In the shadow of the Washington Monument now stands a memorial for the veterans of the Second World War. The weekend in May it was being dedicated, I was glad to be in Washington d.c. among the swarm of elderly men who came to recall the sacrifices they and their friends had made 60 years ago—and moved as they teared up while reflecting on the tribute that had been erected to them.
But I must say, it was peculiar seeing this unabashed celebration of a wartime America, given the current swell of antiwar sentiment in the country.
One woman, visiting with her wwii veteran husband and eager to see the Winston Churchill exhibition at the Library of Congress, strongly condemned the war the U.S. is fighting today. “I just don’t see what the point of our being in Iraq is,” she told me sternly. In one of the World War ii Reunion tents, cbs’s Mike Wallace contrasted the 1940s war in which he served with the conflict today: “We knew what we were fighting for. We knew how important it was. We loved our country. We loved our commander in chief,” he said. “[I]t was a d—n good thing that we did.” But then his tone changed: “I look at where we are today, and I say to myself … this is not, in my estimation, a good war.” That comment got applause from several in the audience.
Truly, today’s war is different from past wars in many ways, but in one key respect it is the same: A very loud and influential segment of Americans has always been loath to fight—even if that has meant ignoring reality.
After the United States secured its independence from Great Britain, the Founders were determined to stay as clean from Europe as possible. The Atlantic served as a giant moat for America’s castle and helped preserve this policy for over a century.
In the thick of World War i, Woodrow Wilson’s America did all it could to avoid the war—remaining neutral even in the face of an exposed German plan to help Mexico reconquer Texas, New Mexico and Arizona, and the sinking of several American ships by German subs. As late as January 1917 Wilson was saying, “There will be no war. It would be a crime against civilization for us to go in.” It was only after months of ongoing provocations that he came to consider the luxury of isolationism too costly.
However, just a few years after the war ended, the U.S. began a massive naval disarmament. “It was argued in odd logic that it would be immoral to disarm the vanquished unless the victors also stripped themselves of their weapons,” Churchill wrote in his Memoirs of the Second World War. The idea sounds noble and virtuous—trouble is, it’s also frighteningly naive and reckless.
Churchill labeled World War ii “The Unnecessary War,” simply because action could have been taken at virtually any time over a decade to prevent Germany from gaining enough strength to pose a threat. Even as Hitler rebuilt the German war machine—even after the true evil of his intentions was exposed by Kristallnacht and the institution of Dachau and the Gestapo—American intellectuals (not to mention British) wanted to stay out of Europe’s issues. They were plagued by a distaste for unpleasant realities—addled by a head-in-the-sand defeatism that masqueraded as a level-headed love for peace. Churchill was actually flooded with relief when Japan attacked Pearl Harbor, because nothing short of that nightmare was able to provoke the U.S. into the fight.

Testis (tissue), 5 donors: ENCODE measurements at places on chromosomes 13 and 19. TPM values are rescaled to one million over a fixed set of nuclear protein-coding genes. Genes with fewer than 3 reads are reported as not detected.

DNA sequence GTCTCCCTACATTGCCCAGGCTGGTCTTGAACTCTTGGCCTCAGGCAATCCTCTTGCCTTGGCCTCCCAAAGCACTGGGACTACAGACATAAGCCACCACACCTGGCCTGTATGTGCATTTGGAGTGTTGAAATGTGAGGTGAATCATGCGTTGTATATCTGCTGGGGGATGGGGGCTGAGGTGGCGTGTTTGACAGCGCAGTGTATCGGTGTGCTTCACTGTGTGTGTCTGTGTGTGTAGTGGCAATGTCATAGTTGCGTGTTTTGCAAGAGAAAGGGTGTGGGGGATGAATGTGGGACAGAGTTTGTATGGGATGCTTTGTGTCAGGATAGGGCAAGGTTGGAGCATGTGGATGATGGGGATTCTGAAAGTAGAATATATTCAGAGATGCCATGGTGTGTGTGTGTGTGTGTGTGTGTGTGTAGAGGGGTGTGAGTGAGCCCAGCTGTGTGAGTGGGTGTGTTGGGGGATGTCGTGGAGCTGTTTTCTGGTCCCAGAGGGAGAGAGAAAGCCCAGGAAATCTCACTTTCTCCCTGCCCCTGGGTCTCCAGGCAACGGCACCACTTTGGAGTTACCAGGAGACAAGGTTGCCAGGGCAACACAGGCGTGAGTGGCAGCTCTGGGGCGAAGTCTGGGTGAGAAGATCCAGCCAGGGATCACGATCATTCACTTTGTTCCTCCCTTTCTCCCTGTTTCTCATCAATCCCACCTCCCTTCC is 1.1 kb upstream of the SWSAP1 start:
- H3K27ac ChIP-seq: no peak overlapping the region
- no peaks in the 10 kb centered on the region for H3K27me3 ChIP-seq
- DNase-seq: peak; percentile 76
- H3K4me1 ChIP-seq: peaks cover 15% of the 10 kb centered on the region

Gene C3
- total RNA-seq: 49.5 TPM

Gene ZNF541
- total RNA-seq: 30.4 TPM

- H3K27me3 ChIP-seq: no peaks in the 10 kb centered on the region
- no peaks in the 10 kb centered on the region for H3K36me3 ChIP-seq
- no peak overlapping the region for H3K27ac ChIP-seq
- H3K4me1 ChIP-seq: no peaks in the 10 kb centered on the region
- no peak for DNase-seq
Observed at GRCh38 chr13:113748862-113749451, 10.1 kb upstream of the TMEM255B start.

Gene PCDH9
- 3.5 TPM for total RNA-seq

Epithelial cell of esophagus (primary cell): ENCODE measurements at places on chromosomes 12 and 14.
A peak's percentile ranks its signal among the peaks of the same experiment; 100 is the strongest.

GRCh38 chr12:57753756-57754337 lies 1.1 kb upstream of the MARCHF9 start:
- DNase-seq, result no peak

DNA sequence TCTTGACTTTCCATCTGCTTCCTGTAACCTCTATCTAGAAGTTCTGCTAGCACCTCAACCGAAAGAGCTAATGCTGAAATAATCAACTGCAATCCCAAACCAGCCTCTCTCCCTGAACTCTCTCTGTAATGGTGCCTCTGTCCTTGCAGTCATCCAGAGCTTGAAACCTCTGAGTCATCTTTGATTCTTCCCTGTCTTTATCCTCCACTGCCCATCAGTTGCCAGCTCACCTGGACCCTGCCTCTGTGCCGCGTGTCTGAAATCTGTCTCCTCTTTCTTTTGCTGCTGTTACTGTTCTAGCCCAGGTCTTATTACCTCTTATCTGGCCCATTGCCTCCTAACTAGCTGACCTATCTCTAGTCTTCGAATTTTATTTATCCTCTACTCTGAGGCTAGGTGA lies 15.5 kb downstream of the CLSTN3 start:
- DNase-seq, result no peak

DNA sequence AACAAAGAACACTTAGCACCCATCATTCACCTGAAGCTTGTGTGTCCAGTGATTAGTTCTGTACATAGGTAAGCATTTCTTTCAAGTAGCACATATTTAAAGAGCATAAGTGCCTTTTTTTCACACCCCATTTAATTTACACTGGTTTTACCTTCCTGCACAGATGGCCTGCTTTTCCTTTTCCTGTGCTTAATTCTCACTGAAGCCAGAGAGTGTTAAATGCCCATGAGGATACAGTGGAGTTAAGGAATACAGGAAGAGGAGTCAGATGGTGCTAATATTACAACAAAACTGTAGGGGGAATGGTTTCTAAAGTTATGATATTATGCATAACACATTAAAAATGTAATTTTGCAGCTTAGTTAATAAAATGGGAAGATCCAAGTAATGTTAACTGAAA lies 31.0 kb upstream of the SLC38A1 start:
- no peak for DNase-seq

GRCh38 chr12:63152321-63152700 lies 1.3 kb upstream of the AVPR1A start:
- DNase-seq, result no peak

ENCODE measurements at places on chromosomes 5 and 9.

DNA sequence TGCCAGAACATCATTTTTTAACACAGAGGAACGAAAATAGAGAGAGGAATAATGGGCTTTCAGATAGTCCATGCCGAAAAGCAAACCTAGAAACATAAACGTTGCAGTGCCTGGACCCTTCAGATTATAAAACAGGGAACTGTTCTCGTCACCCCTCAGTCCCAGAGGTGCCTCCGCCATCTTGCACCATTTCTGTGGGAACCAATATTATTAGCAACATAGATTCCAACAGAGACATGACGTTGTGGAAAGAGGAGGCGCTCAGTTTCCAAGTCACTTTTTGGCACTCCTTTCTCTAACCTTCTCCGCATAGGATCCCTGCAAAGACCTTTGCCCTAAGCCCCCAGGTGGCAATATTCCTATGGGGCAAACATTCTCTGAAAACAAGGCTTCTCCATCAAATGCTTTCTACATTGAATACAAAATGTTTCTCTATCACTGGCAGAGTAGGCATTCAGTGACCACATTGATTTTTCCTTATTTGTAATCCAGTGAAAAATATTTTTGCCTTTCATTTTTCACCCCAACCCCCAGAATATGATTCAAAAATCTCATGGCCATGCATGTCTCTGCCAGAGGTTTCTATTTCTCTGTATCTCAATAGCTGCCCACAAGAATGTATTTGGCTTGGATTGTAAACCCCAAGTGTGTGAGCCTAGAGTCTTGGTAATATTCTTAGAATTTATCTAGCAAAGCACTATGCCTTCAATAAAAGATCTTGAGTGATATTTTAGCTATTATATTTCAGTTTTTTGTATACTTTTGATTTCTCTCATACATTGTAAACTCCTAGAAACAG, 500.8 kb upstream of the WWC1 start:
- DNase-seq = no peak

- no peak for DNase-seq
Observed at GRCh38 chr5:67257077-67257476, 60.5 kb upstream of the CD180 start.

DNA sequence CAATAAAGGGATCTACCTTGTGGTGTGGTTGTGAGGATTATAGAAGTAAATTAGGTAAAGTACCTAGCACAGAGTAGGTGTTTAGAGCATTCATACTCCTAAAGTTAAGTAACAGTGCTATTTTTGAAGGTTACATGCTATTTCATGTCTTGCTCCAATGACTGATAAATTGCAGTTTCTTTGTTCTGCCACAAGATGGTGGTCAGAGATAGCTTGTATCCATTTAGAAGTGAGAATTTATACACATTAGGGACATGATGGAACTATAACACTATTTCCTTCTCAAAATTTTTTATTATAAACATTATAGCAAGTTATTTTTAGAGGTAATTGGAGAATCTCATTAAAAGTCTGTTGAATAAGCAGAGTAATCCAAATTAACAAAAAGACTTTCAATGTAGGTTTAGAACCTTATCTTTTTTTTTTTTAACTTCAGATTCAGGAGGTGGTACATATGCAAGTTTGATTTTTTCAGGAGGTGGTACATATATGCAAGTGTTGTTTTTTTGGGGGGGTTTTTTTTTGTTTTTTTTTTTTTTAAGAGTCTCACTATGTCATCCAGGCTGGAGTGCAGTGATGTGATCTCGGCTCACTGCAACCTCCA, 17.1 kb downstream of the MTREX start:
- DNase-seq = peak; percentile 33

Still, there is a heroic aura surrounding World War ii—Mike Wallace can see that. After all, what would have happened if the U.S. had stayed out even longer? But however fervent America’s pacifist tendencies were at that time, Korea, Vietnam and a collection of more morally ambiguous conflicts the U.S. has fought since, including Iraq, have had a poisonous effect on America’s national morale in a crisis. The pacifism has become more adamant—and even more heedless of facts.
No great power in history has displayed the self-loathing America does today. The government is trying to protect the nation’s interests, trying to eliminate its enemies, trying to prevent further tragedies. And for doing so imperfectly, it faces the incessant, self-righteous hand-wringing of the antiwar intellectuals. Considering themselves duty-bound by patriotism, they obsess over anything that demonstrates our incompetence: intelligence failures, Abu Ghraib, the Saddam-al Qaeda link, the 9/11 Commission. In their pursuit of the “facts,” these patriots are ignoring the truly unpleasant realities facing the country and guaranteeing the failure of any future administration to be able to manage them.
And the most unpleasant reality of all has yet to be confronted. As this Trumpet issue shows, Islamist radicals do not pose the chief threat to America. The dominant danger is going to come from the very source from which this nation has always wanted to distance itself.
Truth is, America is about to fall prey to its own rose-colored romance with peace. In Isaiah 56, God condemns its watchmen: “[T]hey are all ignorant, they are all dumb dogs, they cannot bark; sleeping, lying down, loving to slumber” (verse 10). While the threats gather, the watchmen sleep. And Bible prophecy shows there is about to be a Pearl Harbor we won’t recover from.
We at the Trumpet must get a message out—we must bark! That means embracing reality, no matter how unpleasant. It takes courage to face the truth—but it is only the truth that will set us free.